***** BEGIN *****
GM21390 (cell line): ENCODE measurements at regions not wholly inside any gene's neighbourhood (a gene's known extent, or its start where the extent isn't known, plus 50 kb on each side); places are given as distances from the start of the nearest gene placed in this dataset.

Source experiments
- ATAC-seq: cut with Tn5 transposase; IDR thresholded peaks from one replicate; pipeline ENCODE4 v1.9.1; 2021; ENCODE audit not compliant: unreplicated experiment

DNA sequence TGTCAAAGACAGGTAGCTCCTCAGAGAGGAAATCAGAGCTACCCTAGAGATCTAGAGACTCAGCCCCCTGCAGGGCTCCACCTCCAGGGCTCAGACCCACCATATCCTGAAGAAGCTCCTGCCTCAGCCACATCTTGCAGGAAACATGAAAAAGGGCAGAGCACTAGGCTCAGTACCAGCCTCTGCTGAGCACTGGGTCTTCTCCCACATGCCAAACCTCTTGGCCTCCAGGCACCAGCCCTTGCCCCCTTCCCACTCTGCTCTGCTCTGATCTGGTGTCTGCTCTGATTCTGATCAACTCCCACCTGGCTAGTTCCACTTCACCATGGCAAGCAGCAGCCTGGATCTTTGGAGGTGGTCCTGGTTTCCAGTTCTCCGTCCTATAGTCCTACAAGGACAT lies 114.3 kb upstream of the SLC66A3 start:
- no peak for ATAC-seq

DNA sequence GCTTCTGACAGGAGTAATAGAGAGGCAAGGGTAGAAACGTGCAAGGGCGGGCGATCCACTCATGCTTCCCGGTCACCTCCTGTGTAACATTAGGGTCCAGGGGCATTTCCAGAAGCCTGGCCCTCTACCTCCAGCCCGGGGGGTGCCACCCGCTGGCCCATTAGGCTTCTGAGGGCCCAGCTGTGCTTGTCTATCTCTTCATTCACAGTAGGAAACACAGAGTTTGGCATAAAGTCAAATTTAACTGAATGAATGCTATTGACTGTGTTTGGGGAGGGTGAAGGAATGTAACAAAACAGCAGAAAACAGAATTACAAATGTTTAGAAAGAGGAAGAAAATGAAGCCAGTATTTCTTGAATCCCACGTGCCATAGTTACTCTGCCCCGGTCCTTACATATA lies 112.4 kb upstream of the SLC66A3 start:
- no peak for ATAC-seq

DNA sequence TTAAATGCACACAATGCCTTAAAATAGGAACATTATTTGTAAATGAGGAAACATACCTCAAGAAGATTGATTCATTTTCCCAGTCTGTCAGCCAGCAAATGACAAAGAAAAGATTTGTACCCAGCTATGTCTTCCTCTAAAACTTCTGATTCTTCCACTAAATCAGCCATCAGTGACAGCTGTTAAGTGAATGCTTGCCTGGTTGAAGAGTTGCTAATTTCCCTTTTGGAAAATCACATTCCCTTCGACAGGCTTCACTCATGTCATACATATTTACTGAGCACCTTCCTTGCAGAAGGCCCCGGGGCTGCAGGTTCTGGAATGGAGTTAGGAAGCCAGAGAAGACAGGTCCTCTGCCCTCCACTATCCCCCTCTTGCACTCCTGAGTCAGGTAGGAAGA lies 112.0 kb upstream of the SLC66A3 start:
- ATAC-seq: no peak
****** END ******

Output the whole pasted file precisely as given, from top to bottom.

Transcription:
GM21390 (cell line): ENCODE measurements at regions not wholly inside any gene's neighbourhood (a gene's known extent, or its start where the extent isn't known, plus 50 kb on each side); places are given as distances from the start of the nearest gene placed in this dataset.

Source experiments
- ATAC-seq: cut with Tn5 transposase; IDR thresholded peaks from one replicate; pipeline ENCODE4 v1.9.1; 2021; ENCODE audit not compliant: unreplicated experiment

DNA sequence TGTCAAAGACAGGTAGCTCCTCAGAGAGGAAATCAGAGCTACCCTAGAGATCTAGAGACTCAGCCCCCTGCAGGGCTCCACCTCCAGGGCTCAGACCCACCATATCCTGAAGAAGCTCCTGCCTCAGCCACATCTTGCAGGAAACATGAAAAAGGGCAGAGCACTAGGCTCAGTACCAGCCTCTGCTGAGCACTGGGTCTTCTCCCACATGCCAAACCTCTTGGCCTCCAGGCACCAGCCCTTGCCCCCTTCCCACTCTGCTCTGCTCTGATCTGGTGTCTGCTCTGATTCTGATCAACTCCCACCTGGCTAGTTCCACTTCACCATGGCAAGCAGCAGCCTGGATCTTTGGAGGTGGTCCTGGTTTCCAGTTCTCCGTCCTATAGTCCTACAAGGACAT lies 114.3 kb upstream of the SLC66A3 start:
- no peak for ATAC-seq

DNA sequence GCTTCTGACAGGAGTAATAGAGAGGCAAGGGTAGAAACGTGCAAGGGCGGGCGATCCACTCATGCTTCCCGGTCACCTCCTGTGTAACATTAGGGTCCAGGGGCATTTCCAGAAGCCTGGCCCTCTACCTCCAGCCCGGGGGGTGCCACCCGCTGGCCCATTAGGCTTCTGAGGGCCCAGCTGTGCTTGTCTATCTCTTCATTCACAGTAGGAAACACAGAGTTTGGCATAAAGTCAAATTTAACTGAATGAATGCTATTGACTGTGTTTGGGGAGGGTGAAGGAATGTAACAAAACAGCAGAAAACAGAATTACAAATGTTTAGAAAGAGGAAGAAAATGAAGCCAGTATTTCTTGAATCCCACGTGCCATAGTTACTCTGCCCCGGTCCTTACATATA lies 112.4 kb upstream of the SLC66A3 start:
- no peak for ATAC-seq

DNA sequence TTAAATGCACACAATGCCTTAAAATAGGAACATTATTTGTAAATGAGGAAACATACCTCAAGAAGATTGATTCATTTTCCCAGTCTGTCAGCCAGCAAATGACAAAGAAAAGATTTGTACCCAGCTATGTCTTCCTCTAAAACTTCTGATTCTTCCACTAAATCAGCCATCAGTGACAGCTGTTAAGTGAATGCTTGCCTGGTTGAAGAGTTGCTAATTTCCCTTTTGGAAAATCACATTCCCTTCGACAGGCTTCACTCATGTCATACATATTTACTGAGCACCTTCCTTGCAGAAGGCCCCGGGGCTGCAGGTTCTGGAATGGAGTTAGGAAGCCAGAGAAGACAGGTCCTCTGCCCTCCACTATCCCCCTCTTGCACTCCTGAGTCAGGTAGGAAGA lies 112.0 kb upstream of the SLC66A3 start:
- ATAC-seq: no peak